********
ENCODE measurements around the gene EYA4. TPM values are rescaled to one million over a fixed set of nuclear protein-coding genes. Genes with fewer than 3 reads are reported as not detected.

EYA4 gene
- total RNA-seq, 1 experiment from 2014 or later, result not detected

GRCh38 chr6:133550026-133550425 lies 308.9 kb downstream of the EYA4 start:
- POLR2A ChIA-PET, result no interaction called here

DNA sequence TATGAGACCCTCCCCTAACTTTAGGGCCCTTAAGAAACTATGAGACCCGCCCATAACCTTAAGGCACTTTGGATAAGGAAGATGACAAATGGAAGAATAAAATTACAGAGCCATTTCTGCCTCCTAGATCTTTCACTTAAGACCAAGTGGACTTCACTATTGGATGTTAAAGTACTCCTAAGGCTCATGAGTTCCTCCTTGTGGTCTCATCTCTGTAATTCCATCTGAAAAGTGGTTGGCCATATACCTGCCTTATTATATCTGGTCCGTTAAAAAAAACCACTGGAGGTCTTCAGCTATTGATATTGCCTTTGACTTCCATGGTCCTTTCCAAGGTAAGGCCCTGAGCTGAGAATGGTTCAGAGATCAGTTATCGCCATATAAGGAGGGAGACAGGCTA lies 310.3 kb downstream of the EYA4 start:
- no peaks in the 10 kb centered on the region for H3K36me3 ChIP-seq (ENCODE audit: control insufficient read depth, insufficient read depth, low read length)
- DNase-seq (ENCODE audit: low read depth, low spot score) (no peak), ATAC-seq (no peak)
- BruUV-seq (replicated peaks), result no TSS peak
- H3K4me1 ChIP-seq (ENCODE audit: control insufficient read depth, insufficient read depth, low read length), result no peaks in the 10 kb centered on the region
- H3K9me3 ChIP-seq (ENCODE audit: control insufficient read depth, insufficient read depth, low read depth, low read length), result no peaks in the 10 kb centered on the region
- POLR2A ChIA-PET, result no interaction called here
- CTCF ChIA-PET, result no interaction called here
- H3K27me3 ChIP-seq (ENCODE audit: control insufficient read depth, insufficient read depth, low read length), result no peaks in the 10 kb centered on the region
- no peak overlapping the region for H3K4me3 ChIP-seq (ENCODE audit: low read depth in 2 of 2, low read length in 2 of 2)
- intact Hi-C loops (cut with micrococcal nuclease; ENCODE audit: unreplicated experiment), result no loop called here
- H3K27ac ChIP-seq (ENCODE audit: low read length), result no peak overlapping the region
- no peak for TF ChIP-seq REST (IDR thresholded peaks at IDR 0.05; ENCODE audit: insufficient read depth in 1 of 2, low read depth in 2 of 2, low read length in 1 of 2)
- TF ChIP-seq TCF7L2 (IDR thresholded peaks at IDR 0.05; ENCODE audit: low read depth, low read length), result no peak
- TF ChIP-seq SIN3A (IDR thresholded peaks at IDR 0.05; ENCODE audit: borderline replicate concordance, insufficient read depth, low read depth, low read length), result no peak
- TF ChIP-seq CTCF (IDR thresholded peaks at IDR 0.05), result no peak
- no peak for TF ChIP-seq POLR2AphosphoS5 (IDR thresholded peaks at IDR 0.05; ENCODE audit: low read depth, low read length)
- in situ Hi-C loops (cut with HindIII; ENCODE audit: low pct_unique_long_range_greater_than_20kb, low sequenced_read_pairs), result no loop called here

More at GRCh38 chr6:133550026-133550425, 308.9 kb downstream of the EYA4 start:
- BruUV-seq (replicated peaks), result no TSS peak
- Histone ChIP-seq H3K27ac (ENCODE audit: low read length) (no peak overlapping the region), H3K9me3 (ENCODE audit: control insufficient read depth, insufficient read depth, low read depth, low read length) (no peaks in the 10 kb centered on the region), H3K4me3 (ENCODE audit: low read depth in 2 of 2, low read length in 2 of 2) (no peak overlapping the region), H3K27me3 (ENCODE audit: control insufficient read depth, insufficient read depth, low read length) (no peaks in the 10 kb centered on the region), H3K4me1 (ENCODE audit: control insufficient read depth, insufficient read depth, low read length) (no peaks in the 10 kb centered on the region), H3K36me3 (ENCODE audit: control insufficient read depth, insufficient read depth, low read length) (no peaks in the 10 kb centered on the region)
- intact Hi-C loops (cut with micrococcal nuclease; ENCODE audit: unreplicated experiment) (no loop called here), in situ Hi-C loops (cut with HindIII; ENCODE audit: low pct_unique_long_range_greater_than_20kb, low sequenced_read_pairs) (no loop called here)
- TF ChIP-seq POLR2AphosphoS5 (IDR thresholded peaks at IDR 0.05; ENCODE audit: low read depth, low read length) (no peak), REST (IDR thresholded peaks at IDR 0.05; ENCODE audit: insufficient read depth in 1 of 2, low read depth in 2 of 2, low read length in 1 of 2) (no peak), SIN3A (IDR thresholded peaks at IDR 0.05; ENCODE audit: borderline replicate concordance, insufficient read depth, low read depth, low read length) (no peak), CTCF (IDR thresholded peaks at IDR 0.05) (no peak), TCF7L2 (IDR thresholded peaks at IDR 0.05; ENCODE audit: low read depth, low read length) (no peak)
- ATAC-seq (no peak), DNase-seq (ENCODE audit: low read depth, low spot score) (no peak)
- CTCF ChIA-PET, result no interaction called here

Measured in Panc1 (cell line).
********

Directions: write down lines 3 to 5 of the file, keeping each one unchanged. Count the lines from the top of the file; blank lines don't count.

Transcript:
- total RNA-seq, 1 experiment from 2014 or later, result not detected

GRCh38 chr6:133550026-133550425 lies 308.9 kb downstream of the EYA4 start:
- POLR2A ChIA-PET, result no interaction called here